Twitter engulfed in Cambridge Analytica scandal

Social media giant Twitter has been accused of selling data access to the Cambridge University academic who also obtained millions of Facebook users’ information, which was later passed to a political consulting firm without the users’ consent.

Aleksandr Kogan, who previously developed a personality quiz on Facebook to harvest information, which was then later used by Cambridge Analytica, established his own commercial enterprise, Global Science Research (GSR).

>See also: What the Cambridge Analytica scandal means for big data

In a statement to Bloomberg, a spokesperson from Twitter said: “In 2015, GSR did have one-time API access to a random sample of public tweets from a five-month period from December 2014 to April 2015.”

Given the current environment of privacy scandals engulfing Facebook, this news has the potential to place Twitter into hot water too, however, distinctions need to be recognised.

Unlike Facebook, Twitter does not sell private data such as Direct Messages. Speaking to The Register, a spokesperson from Twitter said: “Unlike many other services, Twitter is public by its nature. People come to Twitter to speak publicly, and public tweets are viewable and searchable by anyone.”

According to The Daily Telegraph, Kogan has also “insisted” that the data he gathered from Twitter has only been used to build “brand reports” and “survey extender tools”, which comply with Twitter’s policies.

>See also: GDPR will be a turning point for the data economy

Twitter openly sells public data access to organisations through its application programming interface (APIs). This data is typically used for the likes of market research, customer service and analysing events.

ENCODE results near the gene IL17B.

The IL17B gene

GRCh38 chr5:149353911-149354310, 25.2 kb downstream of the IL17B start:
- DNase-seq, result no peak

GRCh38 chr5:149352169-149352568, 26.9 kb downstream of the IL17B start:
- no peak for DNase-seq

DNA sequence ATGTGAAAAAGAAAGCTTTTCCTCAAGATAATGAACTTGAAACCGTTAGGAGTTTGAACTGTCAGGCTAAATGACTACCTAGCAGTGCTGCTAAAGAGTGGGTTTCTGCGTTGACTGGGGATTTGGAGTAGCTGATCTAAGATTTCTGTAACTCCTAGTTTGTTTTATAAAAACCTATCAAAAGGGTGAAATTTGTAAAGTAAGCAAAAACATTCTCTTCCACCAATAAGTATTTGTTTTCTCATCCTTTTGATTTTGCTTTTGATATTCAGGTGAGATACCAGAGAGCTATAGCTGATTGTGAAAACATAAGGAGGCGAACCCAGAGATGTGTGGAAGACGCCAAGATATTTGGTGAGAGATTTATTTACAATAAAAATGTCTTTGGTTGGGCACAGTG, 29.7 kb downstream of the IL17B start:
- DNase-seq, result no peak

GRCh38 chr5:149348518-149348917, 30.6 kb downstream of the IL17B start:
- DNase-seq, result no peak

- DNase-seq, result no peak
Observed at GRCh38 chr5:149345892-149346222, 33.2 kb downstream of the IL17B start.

However, as speculation grows, some have pointed out that Kogan may have had the potential to correlate Facebook data with Twitter data.

This is not the first time Twitter has been criticised for its failure to prevent abuse of its platform. During the 2016 election, Twitter faced backlash over its failure to combat Twitter “bots”, who some argued were unfairly shaping the election.

In response, 142,000 apps, accounting for 130 million tweets, had their API access revoked. Twitter also limited the ability of users to perform coordinated actions across multiple accounts.

See also: Digital uprising: Delete Facebook movement gains traction in UK

As we await further details about how this data from Twitter was used, debate about the responsibilities of social media organisations continue. Recently, the topic of regulation has heightened while the EU poise themselves to enforce the General Data Protection Regulation (GDPR), the most significant overhaul of data protection rules in years.

Ilia Kolochenko, CEO of web security company, High-Tech Bridge argued: “Some experts are concerned about potential over-regulation with the upcoming enforcement of GDPR. However, exactly such incidents may well justify severe regulation of the personal data market. Twitter, for example, has already adjusted its Terms of Service and Privacy to comply with the new European regulations.

“On the other side, users of all free services should clearly understand that social networks are not charities, and have to pay millions per day for their operations. Thus, they will predictably use all available avenues to generate revenue. Therefore, keep in mind that all you share or write online can be used against you one day or become public.”

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Andrew Ross

As a reporter with Information Age, Andrew Ross writes articles for technology leaders; helping them manage business critical issues both for today and in the future

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